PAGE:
What is cooler than the night? Particularly for a kid. Which makes bedtime books about the night something to really delight in at tuck-in time.
When I was in my twenties and could go to bed at 4 a.m. and sleep until noon, an older friend advised me that this was a temporary state. As I grew older, my body would adjust according to the larger patterns of the sun and the planet Earth.
And being a typical twenty-something, I dismissed her caution. Eventually I learned a few weeks after accepting a restaurant management job, she was right. I was exhausted. My body was waking me up at 7 AM even if I went to bed at 1 AM.
Our inner clocks shift during different times of our lives and – if we live far away from the equator – recalibrate according to seasons. We sleep in later during our teens, wake up earlier in the morning during spring and summer, for example. Doctors who are sleep experts acknowledge that this is one of many mysteries of sleep.
Don’t you love that scientists accept mysteries?
The other day, I found myself so happy – I mean inside, basic, primal happy like when you anticipate a great warm meal after a morning of working outside – when dusk fell around 4:45. I remembered my friend’s observation, and wondered “Does this mean I’m getting old…like really old?”
But the softness of the early dark, touched an even earlier memory of happiness. I can remember feeling this way about nightfall as a young child. It was a restorative time – family meal, dad home from work, conversations, and getting lost in a book.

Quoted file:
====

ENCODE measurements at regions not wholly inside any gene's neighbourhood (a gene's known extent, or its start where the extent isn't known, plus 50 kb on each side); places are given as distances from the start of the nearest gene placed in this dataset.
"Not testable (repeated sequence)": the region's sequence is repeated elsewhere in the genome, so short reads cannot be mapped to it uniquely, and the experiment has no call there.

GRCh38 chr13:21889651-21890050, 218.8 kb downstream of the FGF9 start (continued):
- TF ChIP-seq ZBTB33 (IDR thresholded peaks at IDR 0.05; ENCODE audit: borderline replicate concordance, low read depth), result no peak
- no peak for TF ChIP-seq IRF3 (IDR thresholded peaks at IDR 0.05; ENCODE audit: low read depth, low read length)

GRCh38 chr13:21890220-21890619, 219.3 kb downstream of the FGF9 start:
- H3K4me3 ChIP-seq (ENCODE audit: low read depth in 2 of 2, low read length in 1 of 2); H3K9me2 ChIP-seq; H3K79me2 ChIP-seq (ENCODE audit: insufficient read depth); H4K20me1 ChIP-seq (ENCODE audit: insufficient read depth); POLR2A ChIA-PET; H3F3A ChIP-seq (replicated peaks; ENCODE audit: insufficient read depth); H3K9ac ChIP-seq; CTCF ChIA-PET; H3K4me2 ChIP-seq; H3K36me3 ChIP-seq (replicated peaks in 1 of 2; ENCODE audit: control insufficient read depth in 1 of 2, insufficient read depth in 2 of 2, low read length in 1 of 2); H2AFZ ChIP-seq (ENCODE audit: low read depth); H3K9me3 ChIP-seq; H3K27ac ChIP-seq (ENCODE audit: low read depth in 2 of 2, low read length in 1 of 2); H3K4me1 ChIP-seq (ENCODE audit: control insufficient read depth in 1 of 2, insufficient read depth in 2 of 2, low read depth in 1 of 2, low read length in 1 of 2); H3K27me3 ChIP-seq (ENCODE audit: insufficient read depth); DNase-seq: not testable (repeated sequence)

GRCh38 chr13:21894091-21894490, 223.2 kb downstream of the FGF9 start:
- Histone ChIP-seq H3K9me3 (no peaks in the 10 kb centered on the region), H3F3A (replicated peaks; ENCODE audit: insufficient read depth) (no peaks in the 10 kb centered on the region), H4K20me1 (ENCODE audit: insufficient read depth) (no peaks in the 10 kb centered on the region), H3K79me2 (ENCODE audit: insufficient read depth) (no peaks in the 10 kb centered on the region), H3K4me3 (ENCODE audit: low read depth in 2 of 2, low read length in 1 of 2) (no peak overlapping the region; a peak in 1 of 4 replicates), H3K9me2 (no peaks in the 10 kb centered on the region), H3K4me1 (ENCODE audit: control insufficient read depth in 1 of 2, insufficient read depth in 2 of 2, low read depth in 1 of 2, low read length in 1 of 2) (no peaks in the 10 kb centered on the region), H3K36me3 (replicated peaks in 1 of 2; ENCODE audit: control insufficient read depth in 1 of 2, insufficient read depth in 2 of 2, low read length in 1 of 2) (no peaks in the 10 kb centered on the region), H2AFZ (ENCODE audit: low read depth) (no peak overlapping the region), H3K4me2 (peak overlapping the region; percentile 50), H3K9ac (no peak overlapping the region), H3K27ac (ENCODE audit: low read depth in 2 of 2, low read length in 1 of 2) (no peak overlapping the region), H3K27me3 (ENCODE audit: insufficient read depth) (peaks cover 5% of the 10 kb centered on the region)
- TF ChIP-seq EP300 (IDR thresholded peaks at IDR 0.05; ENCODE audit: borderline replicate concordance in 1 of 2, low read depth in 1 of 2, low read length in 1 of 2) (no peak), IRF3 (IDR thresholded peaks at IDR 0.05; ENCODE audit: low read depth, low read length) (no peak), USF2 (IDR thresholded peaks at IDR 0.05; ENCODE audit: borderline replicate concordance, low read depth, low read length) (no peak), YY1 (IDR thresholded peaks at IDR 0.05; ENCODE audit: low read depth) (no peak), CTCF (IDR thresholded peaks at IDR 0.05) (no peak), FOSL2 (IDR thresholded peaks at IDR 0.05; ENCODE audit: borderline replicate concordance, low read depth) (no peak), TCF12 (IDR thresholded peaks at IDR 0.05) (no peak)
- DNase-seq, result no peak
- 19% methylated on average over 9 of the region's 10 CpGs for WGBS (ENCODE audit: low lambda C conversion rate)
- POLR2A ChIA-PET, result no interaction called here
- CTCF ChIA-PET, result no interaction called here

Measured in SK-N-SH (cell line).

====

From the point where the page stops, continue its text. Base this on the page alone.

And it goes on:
The opening of the poem “The Truce of Night” by Lucy Maud Montgomery, best known for Anne of Green Gables, sums up this anticipation of peaceful night:
Lo, it is still,
Save for the wind of the hill,
And the luring, primeval sounds that fill
The moist and scented air
‘Tis the truce o’ night, away with unrest and care!
There are times we don’t acknowledge our own and our children’s need for accepting mystery, slowing down, and enjoying the soft truce of night. Similarly, my daughter has always loved rainy days. And I’ve known children who love being with adults in silence. We must have the night to enjoy the day. There is a yin to all of life’s yang.
Fortunately, there are lullabies, poems, stories, and a host of picture books that explore the night for little ones. Here’s a list of 5 bedtime picture books that embrace the peace of nighttime and might not be as well-known as others – but worth reading none the less.
1. Together We Sleep, Laura Koniver, M.D.
Dr. Laura Koniver, The Intuition Physician, understands the mystery as well as the science of sleep. The copy on the back says it all “All over the world, families sleep together – they reconnect at night.”
2. A Book of Sleep, Il Sung Na
Beautiful illustrations as we follow an owl who observes all the animals going to sleep in their natural habitats.
3. Little Night, Yuyi Morales
Little Night hides from Mother Sky as she prepares Little Night for bedtime. Mexican artist Yuyi Morales has made the home tuck-in time universal with her magical paintings.
4. In a Blue Room, Jim Averbeck with illustrations by Tricia Tusa
Alice is an independent girl who cannot get to sleep. Alice’s mother wisely reconnects Alice with the night…and the beautiful blue moon.
5. The Sound of Day, The Sound of Night, Mary O’Neill with pictures by Cynthia Jabar
A rhyming romp through the day and night of a family greeting the newest member and mom – bringing the baby home during the day, and everyone sleeping at night. Delightful and gives children the opportunity to perceive the patterns of day and night through sound and expanded vocabulary.
Get the Bedtime Blueprint so you know when to start bedtime reading…and schedule your days for peaceful nights.